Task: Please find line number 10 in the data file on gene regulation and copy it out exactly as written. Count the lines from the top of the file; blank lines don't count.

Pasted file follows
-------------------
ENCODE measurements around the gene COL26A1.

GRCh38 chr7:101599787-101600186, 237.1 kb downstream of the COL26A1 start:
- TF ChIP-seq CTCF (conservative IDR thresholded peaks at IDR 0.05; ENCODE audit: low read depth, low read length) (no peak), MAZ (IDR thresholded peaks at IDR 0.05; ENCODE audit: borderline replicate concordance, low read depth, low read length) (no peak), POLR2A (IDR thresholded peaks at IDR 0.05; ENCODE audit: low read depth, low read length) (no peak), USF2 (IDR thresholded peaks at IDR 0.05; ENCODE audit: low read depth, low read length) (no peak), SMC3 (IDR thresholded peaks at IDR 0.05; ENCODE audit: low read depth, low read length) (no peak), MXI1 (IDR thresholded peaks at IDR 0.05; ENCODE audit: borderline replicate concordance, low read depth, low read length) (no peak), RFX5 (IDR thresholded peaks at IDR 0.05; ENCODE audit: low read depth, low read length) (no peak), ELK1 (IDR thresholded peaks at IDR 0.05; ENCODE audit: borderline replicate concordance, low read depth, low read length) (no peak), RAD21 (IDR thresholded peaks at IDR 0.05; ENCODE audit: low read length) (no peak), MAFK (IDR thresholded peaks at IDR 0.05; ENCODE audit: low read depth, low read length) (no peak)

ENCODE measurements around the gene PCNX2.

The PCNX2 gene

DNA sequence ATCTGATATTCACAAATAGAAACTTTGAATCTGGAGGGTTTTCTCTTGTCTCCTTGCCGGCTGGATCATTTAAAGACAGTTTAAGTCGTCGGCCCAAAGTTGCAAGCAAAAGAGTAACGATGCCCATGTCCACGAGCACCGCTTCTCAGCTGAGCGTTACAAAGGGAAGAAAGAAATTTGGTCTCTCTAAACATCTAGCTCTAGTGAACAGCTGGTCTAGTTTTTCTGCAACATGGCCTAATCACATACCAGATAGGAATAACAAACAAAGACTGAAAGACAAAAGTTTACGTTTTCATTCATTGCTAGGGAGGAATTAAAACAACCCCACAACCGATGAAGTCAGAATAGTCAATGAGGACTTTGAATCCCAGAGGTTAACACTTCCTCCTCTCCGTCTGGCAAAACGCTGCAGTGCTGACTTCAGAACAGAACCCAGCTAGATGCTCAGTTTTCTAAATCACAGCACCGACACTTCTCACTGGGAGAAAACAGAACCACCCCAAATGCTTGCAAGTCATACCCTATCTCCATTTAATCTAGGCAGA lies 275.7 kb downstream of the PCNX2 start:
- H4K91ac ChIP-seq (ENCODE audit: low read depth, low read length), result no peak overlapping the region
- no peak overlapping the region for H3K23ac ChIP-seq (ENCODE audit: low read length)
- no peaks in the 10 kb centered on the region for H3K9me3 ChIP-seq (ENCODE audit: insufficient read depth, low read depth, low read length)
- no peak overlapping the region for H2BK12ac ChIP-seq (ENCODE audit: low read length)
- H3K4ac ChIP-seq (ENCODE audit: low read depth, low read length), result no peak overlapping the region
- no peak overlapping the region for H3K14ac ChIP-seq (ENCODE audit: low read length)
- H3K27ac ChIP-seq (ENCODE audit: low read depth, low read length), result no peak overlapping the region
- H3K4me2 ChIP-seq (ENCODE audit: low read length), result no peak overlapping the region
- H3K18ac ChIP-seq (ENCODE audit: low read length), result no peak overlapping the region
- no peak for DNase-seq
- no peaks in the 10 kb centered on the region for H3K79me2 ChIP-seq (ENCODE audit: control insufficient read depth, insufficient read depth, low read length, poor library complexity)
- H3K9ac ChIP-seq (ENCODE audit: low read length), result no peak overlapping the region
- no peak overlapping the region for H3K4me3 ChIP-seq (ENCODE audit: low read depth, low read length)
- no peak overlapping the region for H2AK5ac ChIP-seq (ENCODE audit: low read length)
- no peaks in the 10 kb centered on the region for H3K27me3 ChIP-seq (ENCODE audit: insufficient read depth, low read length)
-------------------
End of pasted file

- no peak overlapping the region for H2BK12ac ChIP-seq (ENCODE audit: low read length)